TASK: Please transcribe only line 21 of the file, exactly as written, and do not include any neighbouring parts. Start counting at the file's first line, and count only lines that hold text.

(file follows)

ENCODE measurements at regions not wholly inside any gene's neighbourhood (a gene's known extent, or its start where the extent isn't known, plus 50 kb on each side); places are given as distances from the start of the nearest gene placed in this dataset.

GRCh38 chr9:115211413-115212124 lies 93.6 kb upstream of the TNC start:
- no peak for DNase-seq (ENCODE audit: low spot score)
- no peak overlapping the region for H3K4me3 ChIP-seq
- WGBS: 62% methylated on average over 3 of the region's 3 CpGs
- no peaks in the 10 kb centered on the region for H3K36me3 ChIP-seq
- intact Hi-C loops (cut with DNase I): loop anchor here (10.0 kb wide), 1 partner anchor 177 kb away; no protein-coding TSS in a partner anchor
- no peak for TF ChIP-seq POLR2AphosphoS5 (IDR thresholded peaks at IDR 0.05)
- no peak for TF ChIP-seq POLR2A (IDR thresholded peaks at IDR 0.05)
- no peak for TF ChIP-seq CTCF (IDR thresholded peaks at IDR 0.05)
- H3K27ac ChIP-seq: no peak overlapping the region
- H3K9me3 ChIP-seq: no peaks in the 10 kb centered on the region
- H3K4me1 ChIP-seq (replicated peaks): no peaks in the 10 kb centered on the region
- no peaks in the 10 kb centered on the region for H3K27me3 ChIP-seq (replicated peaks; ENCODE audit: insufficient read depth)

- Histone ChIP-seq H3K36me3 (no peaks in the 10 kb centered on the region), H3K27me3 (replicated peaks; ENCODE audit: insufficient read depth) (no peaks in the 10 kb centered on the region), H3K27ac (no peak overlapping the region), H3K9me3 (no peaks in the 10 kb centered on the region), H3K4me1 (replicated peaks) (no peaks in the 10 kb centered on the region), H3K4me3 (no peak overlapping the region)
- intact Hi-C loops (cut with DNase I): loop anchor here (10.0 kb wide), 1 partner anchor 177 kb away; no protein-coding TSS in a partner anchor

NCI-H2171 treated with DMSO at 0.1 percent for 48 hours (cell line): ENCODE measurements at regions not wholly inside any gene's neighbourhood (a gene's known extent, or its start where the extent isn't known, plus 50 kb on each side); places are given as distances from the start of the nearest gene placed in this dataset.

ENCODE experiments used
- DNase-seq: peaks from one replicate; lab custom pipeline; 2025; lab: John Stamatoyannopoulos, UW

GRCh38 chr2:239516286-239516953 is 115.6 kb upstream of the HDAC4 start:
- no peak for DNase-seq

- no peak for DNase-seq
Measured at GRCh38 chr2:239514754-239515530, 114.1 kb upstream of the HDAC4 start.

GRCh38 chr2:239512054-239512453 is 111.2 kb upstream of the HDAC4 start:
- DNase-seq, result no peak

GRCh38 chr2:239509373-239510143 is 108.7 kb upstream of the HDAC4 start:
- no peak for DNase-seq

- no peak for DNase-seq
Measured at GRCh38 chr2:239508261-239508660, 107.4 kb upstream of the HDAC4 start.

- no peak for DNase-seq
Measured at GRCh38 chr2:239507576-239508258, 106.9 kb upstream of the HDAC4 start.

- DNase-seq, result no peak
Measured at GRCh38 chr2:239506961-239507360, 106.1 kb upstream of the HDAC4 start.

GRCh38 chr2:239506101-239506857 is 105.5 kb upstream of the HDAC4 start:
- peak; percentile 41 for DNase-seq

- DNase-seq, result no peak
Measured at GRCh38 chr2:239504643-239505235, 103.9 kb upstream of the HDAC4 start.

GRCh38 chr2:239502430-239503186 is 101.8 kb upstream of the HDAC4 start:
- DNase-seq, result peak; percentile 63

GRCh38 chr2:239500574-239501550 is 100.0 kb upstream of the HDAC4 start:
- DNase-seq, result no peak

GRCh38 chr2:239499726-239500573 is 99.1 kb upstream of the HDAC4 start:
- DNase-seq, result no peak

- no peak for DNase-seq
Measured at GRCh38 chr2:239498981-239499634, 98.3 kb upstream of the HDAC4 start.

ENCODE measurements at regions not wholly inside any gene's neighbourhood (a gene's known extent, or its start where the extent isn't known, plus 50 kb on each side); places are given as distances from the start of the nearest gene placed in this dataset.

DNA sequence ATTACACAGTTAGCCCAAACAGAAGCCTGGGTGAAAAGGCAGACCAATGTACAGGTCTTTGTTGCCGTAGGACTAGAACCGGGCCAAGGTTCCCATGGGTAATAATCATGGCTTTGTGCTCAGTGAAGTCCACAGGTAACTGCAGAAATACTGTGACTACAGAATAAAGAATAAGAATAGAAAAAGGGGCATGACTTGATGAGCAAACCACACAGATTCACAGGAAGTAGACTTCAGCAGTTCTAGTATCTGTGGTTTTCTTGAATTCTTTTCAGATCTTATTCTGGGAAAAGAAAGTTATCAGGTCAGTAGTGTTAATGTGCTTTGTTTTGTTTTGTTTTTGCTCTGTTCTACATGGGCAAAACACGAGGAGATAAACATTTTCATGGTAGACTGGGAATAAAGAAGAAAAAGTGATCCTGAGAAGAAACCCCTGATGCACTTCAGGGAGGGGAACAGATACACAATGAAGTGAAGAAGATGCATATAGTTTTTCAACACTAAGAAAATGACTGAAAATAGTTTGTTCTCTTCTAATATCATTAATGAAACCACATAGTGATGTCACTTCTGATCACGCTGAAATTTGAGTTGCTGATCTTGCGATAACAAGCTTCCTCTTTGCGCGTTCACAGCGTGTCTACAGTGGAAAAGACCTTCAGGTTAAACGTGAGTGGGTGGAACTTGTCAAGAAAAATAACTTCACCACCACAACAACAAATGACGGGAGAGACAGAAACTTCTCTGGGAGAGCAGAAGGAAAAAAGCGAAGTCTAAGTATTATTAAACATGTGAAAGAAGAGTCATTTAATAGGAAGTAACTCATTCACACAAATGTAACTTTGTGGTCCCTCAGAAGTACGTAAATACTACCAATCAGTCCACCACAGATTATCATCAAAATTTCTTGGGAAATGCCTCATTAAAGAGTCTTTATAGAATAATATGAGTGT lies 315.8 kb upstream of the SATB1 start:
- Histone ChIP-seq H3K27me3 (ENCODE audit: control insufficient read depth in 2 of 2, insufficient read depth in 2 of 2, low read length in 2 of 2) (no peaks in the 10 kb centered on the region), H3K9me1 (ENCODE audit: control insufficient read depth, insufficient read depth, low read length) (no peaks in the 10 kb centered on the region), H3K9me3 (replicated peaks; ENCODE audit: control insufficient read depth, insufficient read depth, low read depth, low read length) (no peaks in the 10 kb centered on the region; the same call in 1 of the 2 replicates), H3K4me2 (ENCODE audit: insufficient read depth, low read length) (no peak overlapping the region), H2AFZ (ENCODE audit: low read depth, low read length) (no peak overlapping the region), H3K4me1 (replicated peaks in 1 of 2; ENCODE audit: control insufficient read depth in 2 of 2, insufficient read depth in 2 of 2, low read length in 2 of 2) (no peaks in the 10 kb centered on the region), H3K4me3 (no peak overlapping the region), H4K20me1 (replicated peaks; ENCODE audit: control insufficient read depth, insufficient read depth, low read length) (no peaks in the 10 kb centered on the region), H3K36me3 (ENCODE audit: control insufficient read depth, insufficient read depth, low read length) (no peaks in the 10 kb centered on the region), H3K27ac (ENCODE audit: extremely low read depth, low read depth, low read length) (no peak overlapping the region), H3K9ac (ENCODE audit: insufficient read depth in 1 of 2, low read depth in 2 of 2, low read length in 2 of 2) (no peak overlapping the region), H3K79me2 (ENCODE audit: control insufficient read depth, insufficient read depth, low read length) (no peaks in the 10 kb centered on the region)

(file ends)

- no peak for DNase-seq